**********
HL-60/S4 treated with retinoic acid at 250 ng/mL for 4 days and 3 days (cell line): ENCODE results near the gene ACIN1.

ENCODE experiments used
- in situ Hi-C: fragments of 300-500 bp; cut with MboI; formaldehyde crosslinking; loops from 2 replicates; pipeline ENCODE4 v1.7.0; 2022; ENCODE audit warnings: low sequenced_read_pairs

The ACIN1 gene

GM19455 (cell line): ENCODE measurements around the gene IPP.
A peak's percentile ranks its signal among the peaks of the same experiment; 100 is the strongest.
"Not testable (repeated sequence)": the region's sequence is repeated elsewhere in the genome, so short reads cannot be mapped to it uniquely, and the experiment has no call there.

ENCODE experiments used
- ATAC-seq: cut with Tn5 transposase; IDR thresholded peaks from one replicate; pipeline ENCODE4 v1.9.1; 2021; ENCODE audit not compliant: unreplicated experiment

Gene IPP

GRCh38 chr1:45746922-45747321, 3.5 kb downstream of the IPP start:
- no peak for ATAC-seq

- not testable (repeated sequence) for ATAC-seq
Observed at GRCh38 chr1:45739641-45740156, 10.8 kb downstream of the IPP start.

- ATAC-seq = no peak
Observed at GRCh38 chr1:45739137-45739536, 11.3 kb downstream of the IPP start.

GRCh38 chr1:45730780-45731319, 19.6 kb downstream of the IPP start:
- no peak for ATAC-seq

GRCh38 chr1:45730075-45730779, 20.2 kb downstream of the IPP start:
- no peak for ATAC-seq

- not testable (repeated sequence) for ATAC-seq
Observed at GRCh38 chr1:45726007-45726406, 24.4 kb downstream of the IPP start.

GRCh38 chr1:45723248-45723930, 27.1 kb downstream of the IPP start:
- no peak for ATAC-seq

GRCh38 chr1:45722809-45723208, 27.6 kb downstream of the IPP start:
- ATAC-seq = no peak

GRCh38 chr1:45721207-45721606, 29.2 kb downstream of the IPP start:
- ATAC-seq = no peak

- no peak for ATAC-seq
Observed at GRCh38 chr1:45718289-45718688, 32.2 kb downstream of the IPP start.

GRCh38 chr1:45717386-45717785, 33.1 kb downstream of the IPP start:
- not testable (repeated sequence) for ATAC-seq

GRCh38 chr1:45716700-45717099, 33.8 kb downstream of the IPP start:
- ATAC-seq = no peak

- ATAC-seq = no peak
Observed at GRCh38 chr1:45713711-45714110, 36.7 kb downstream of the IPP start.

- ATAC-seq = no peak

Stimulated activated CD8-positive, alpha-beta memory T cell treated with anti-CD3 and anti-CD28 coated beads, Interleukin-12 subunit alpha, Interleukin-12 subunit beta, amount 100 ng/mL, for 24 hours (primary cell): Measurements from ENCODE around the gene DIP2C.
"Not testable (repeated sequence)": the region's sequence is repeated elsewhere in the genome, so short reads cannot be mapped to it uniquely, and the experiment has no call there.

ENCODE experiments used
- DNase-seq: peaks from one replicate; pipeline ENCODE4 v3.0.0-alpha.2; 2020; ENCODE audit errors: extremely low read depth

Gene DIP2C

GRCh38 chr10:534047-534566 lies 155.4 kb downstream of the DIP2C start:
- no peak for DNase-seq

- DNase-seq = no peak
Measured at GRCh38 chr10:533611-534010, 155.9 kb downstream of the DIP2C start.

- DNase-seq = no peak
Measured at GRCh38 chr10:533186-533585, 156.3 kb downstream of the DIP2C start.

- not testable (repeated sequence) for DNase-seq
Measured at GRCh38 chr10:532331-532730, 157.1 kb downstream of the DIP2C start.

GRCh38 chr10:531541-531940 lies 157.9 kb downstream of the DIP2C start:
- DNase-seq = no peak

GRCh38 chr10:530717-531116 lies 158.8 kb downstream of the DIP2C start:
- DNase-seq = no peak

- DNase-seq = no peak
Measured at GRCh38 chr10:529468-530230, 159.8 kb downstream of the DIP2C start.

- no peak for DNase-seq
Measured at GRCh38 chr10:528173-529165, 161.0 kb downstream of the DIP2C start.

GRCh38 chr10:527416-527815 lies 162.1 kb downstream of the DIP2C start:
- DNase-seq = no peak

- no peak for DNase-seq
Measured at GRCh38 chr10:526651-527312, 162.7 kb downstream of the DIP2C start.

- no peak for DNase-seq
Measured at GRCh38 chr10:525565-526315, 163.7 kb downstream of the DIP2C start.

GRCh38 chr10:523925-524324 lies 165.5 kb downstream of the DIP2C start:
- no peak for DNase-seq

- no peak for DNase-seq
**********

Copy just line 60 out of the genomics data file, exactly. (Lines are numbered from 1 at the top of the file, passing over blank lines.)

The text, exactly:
- DNase-seq = no peak